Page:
When NASA's next Mars rover, Curiosity, arrives at the Red Planet next month, it will help pave the way for the humans who might one day follow.
In addition to looking for signs of current and past habitability to extraterrestrial life, the rover, due to land Aug. 6, will learn more about whether Mars could be habitable for humans — particularly in terms of its weather. The continuous record of Martian weather and radiation Curiosity plans to collect will help future forecasters tell humans — should we choose to go — how best to protect themselves in the harsh environment, experts say.
That's why NASA's Human Exploration and Operations Mission Directorate paid to include a radiation detector onboard the car-size Curiosity, the centerpiece of the Mars Science Laboratory mission, which is run by NASA's Jet Propulsion Laboratory.
“When we were designing Curiosity, we were going to use it for our habitability investigations as well,” said Ashwin Vasavada, MSL's deputy project scientist. “But it really is paid for and intended to understand the environment humans will experience on Mars.”
The $2.5 billion rover launched Nov. 26, 2011. It is designed to work for at least two years on Mars.
Curiosity will sample the Martian environment every hour through two main instruments: a meteorology station and a radiation detector. The instruments will run even when the rover is sleeping, during the Martian night, to provide a continual stream of data. [Mars Rover Curiosity's Landing Site: Gale Crater (Infographic)]
The Radiation Assessment Detector (RAD), in fact, began running during Curiosity's eight-month journey to Mars. Radiation from the sun and galactic cosmic rays occur throughout the solar system, meaning that humans would be exposed to elevated radiation from the moment they leave Earth's cradling magnetic field. Understanding how much radiation would bombard the spacecraft is the first step to learning how we can shield humans against it.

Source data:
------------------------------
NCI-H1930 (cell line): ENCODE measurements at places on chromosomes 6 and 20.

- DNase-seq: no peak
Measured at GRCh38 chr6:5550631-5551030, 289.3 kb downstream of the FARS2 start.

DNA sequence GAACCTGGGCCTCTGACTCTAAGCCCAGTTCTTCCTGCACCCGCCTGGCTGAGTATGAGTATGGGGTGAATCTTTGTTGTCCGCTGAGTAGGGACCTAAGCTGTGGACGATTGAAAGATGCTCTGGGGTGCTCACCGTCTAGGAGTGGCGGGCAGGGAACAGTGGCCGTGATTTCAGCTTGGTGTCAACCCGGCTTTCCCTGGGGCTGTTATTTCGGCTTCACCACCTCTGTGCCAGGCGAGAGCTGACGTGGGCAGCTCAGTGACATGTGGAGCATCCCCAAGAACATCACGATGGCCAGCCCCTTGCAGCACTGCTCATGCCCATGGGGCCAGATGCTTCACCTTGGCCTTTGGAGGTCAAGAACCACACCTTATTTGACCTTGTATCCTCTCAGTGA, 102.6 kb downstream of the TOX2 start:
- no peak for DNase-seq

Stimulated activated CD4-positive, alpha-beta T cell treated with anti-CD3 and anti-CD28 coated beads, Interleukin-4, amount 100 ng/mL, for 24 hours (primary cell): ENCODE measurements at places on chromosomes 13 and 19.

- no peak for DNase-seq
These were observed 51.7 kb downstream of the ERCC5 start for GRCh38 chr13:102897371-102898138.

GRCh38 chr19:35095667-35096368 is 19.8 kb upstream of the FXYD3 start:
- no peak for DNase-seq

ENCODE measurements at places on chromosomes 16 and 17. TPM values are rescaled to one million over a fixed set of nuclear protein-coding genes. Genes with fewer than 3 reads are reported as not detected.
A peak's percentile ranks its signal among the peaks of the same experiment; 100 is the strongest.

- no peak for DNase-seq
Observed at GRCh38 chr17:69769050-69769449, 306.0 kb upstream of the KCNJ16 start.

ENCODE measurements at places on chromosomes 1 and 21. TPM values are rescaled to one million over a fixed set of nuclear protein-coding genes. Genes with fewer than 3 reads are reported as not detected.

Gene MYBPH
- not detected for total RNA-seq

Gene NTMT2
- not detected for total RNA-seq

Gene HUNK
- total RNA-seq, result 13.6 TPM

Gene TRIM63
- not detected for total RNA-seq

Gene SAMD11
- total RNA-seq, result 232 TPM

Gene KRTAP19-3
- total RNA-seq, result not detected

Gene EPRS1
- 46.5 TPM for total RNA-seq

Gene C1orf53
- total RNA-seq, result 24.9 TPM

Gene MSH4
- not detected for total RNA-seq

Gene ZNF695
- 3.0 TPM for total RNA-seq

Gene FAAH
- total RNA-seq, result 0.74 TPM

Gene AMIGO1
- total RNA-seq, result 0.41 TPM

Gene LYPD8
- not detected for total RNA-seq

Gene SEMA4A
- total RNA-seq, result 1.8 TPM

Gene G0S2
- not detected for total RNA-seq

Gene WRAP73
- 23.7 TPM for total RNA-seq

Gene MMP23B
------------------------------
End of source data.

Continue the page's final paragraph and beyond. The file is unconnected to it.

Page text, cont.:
When Curiosity begins work on the Red Planet, RAD's telescope detectors will run for 15 minutes every hour, measuring a broad range of high-energy radiation in the atmosphere and on the surface.
It's not fully known just how radiation behaves close to the surface. Although orbiting spacecraft such as the Mars Reconnaissance Orbiter can measure it from above, it's harder for those spacecraft on high to see radiation close to the ground. Of most concern to scientists are rays that can splinter off from radiation hitting the Martian atmosphere.
“The high-energy particles can generate secondary, lower-energy particles when they interact with molecules of gas in the atmosphere,” Vasavada said.
Most particles in cosmic rays are protons, which can generate secondary gamma rays or neutrons, he added. This process also happens on Earth, but higher in the atmosphere and far away from the surface.
According to Vasavada, these energetic particles can ionize molecules inside humans, breaking the molecules apart and damaging cells. Essential complex organic molecules such as DNA could be affected.
“How much damage a particle does is not simply related to how energetic it is,” he said. “Heavier, less energetic particles produced as secondaries may be rarer than protons to an astronaut, but can do just as much total damage.”
Weather forecasting will also be needed for astronauts roaming on Mars. In a first since the Viking vanguard missions of the 1970s, MSL will feature a full meteorology package called the Rover Environmental Monitoring Station. The Spanish–built REMS will run for at least five minutes every hour, night and day.
To capture the speed and direction of the wind, and the air's temperature and humidity, REMS will use electronic sensors on two booms stretching out horizontally from a camera mast mounted on the rover.
Ultraviolet radiation will be measured using a sensor stuck on the rover's deck. Some of the wavelengths it will watch for are the same ones sensed by the Mars Reconnaissance Orbiter flying above, providing a more complete record of what's happening on Mars.
Inside the rover, an air pressure sensor will taste the air outside through a tube with a small opening to the atmosphere. Radiation-sensitive electronics controlling REMS will also stay inside Curiosity to protect them from the elements.
Through coordinating MSL's weather and radiation sensing with what is seen from above, NASA expects a better picture of what Mars looks and feels like, making it easier for humans to get there.